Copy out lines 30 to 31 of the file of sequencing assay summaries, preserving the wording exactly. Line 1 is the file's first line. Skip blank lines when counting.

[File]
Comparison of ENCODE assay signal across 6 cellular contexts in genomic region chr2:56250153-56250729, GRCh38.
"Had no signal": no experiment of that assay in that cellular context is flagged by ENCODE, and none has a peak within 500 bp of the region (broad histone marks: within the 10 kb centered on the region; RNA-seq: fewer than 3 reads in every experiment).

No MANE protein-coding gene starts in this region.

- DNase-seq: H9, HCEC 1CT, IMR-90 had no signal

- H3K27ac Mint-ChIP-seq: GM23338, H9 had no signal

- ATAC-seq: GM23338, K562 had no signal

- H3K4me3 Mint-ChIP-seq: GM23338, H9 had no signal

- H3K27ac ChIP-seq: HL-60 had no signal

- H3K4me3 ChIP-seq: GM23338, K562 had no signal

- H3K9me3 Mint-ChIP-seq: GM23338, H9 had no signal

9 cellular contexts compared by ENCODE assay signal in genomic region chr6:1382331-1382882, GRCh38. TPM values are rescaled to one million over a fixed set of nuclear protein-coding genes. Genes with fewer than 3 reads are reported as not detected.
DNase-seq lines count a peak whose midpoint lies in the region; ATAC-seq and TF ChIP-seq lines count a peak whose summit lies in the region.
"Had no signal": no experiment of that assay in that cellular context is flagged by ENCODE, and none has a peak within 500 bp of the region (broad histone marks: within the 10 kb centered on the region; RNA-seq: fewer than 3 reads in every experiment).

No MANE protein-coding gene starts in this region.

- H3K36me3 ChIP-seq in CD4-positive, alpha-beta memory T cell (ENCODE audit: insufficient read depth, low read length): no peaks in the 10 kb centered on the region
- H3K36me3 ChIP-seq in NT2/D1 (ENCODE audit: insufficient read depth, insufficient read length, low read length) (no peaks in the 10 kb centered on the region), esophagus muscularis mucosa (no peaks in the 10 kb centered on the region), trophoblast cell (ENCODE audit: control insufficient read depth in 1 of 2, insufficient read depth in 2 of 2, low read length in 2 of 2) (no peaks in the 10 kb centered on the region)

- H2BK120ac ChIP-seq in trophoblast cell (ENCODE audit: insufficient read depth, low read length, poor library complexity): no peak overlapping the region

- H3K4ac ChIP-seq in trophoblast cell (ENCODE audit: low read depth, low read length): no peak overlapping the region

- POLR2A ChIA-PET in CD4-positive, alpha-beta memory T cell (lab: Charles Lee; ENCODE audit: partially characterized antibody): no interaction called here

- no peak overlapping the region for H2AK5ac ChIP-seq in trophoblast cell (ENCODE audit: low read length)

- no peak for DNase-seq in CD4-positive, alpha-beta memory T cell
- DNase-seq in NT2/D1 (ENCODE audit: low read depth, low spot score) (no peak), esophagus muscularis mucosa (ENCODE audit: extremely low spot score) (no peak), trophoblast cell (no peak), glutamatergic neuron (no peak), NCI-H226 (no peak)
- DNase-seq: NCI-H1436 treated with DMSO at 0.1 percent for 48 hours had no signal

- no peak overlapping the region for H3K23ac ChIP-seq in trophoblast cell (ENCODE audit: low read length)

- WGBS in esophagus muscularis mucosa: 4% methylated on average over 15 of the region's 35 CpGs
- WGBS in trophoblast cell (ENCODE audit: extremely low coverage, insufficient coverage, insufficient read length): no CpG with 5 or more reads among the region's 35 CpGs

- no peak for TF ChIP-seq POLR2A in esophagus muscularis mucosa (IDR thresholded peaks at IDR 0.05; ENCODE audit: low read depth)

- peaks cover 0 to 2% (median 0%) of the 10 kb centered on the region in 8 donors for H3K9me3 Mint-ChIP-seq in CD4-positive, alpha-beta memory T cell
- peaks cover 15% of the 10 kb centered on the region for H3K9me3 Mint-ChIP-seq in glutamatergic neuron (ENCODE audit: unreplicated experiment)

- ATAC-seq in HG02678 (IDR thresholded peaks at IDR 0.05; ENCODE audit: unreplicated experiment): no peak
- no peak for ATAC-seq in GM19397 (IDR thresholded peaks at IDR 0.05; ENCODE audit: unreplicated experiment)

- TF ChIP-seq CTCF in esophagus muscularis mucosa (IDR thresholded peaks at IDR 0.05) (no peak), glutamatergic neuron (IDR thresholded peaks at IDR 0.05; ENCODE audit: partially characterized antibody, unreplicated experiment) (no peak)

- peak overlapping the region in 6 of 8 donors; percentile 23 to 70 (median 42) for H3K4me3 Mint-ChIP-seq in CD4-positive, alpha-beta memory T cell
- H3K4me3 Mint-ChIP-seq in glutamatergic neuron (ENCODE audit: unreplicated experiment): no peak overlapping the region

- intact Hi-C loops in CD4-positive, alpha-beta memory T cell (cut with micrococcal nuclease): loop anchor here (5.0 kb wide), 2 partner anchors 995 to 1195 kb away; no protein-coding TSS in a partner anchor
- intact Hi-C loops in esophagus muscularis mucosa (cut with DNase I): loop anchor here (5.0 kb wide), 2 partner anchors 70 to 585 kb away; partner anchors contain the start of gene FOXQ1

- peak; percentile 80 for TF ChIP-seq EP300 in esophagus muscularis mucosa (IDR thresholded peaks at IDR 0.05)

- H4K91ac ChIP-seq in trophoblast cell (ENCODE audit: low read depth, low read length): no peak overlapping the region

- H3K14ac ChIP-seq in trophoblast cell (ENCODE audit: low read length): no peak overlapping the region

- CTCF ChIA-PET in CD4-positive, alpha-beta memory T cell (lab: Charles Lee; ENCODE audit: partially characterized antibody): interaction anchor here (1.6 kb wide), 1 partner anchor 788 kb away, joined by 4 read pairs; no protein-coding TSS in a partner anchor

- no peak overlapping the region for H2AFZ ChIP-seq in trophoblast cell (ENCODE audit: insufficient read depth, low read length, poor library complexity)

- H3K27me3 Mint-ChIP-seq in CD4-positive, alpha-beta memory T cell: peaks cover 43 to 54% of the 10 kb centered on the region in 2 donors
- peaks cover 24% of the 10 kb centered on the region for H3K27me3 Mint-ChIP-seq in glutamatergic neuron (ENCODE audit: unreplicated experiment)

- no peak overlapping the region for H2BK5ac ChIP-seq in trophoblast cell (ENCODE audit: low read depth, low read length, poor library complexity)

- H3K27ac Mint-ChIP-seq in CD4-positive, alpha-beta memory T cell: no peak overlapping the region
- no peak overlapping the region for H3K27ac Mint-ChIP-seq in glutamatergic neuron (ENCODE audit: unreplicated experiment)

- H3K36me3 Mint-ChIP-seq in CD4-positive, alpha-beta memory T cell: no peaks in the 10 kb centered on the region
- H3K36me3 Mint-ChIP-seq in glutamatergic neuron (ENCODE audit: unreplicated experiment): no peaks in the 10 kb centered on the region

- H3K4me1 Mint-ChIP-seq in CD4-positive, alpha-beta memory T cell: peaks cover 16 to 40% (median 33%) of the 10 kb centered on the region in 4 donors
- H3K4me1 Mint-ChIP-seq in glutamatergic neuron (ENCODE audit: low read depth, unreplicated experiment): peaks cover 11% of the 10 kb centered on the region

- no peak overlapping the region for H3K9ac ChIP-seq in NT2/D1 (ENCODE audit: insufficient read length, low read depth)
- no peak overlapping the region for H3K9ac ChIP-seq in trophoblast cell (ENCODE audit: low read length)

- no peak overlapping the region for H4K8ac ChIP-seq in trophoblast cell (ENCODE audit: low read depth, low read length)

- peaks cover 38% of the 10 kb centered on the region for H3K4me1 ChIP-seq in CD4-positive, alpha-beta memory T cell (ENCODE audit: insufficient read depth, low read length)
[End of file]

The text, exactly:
- ATAC-seq in HG02678 (IDR thresholded peaks at IDR 0.05; ENCODE audit: unreplicated experiment): no peak
- no peak for ATAC-seq in GM19397 (IDR thresholded peaks at IDR 0.05; ENCODE audit: unreplicated experiment)